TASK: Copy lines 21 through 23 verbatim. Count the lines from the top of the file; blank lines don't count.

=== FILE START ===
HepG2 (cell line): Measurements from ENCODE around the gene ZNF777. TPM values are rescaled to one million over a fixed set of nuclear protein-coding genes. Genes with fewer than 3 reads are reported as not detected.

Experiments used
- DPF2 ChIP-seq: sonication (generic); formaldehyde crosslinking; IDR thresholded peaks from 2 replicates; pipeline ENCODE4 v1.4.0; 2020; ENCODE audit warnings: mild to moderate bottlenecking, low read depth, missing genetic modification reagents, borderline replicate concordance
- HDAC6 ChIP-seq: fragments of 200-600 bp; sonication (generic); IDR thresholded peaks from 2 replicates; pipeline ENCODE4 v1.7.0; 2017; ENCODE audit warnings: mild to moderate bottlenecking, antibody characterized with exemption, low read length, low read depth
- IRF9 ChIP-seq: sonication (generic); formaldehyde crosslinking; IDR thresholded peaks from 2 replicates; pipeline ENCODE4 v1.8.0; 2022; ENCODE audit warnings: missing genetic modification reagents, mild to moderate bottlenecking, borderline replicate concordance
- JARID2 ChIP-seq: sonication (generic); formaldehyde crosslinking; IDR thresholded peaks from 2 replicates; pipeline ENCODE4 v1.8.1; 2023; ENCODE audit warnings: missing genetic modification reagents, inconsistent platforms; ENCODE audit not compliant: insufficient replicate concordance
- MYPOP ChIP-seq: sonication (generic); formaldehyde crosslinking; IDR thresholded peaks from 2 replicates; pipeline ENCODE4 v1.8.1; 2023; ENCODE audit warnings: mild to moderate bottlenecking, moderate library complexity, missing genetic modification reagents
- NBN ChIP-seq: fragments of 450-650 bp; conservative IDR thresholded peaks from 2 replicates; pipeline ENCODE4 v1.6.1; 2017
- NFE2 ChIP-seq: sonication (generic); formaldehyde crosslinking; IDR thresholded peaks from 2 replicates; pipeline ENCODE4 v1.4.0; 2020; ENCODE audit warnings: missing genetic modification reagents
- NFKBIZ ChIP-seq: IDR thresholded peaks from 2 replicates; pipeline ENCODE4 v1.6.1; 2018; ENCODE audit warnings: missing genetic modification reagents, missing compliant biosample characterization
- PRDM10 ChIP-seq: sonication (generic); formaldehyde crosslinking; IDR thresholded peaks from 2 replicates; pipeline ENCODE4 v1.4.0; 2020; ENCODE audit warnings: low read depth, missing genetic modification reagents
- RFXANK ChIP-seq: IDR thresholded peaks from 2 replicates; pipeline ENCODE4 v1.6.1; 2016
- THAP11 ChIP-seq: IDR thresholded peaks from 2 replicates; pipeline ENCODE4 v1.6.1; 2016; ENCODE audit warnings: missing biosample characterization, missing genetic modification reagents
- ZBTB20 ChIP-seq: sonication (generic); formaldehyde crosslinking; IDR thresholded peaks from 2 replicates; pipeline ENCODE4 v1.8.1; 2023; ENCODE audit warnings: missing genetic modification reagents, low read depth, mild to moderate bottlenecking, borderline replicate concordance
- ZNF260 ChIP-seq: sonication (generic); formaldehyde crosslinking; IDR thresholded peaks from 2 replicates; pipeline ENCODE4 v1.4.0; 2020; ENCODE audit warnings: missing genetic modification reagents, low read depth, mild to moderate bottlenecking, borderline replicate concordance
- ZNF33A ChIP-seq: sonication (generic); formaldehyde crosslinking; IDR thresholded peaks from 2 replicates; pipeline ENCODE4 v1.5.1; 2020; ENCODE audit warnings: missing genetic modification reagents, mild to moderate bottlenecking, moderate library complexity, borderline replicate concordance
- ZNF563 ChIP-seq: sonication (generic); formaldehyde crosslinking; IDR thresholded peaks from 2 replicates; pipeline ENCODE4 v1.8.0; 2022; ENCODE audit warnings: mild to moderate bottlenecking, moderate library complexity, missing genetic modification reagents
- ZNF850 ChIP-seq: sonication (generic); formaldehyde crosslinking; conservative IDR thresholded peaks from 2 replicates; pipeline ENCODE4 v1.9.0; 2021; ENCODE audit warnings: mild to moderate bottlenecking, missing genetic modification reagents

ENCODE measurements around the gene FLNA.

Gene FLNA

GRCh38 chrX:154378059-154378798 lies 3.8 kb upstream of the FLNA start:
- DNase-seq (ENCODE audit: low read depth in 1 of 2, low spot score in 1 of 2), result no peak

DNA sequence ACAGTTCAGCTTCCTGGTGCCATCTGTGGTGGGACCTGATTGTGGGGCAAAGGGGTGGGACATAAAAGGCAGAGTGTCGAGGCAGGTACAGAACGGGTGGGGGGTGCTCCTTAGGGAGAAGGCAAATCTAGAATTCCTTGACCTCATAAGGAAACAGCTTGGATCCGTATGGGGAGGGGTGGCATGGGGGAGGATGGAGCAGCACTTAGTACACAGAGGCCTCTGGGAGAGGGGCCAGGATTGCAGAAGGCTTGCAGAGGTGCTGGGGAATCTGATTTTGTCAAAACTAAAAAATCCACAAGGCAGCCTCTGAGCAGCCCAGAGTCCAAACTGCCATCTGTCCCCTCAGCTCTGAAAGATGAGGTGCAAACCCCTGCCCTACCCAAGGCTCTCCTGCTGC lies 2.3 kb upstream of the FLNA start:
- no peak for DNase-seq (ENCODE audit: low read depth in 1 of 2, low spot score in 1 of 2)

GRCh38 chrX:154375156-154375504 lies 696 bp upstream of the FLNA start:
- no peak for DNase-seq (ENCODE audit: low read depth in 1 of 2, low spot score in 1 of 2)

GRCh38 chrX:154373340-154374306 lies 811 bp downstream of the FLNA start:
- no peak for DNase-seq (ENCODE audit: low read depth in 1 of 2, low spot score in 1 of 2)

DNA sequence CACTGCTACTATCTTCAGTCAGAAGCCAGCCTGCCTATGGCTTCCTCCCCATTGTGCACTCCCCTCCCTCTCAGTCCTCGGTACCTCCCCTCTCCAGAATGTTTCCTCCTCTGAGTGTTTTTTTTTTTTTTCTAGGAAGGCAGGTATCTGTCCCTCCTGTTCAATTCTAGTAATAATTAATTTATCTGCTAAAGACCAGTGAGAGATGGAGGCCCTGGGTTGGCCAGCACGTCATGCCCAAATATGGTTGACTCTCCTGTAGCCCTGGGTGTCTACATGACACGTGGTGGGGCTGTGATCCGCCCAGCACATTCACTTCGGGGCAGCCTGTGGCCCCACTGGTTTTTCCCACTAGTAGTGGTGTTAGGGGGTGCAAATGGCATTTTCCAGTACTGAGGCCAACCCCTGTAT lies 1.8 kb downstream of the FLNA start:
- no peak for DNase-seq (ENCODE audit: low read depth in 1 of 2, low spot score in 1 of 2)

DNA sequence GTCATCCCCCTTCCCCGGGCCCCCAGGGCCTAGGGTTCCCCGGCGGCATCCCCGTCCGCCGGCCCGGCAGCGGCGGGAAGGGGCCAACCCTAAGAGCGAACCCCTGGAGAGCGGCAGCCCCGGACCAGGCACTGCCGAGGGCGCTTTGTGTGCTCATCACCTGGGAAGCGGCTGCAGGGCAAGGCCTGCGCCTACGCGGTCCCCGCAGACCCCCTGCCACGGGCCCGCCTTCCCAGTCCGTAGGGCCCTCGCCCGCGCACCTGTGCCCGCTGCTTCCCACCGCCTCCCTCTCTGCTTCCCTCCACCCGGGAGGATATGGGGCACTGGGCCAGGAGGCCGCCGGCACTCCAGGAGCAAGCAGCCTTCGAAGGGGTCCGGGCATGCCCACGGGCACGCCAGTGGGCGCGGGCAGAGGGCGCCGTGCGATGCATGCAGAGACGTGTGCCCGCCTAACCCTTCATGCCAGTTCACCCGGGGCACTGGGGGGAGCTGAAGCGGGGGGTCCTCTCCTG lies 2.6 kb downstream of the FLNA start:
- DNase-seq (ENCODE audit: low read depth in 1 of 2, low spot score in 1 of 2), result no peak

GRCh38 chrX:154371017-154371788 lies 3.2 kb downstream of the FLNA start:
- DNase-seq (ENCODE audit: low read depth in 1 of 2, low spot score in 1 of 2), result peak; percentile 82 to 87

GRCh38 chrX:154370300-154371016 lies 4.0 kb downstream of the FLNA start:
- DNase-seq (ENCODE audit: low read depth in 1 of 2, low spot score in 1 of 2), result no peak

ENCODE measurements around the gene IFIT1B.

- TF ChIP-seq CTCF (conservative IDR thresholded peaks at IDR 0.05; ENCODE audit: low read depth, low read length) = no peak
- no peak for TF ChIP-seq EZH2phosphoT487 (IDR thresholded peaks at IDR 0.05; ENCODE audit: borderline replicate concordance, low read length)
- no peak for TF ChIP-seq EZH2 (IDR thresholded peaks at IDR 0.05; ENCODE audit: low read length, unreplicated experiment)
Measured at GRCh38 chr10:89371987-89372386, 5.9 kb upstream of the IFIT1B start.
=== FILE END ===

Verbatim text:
GRCh38 chrX:154378059-154378798 lies 3.8 kb upstream of the FLNA start:
- DNase-seq (ENCODE audit: low read depth in 1 of 2, low spot score in 1 of 2), result no peak

DNA sequence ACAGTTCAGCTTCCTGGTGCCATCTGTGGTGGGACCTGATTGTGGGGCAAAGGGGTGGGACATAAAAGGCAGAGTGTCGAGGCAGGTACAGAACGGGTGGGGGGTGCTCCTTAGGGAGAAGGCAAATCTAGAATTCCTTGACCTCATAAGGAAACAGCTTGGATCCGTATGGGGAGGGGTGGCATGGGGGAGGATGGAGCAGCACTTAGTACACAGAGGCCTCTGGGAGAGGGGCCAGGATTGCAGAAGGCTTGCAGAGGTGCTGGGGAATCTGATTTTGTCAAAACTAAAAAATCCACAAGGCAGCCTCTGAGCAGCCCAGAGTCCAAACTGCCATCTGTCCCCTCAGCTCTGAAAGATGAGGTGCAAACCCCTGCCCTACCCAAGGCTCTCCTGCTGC lies 2.3 kb upstream of the FLNA start: